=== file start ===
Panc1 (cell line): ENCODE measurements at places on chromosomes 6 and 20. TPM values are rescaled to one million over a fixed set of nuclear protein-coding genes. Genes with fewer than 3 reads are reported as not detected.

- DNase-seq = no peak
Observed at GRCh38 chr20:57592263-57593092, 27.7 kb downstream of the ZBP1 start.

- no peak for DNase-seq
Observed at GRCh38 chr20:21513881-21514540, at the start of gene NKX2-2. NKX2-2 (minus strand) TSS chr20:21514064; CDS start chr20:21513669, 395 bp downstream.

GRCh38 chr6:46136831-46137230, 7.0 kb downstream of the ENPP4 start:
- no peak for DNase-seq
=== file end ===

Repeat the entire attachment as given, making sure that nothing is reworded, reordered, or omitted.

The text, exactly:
Panc1 (cell line): ENCODE measurements at places on chromosomes 6 and 20. TPM values are rescaled to one million over a fixed set of nuclear protein-coding genes. Genes with fewer than 3 reads are reported as not detected.

- DNase-seq = no peak
Observed at GRCh38 chr20:57592263-57593092, 27.7 kb downstream of the ZBP1 start.

- no peak for DNase-seq
Observed at GRCh38 chr20:21513881-21514540, at the start of gene NKX2-2. NKX2-2 (minus strand) TSS chr20:21514064; CDS start chr20:21513669, 395 bp downstream.

GRCh38 chr6:46136831-46137230, 7.0 kb downstream of the ENPP4 start:
- no peak for DNase-seq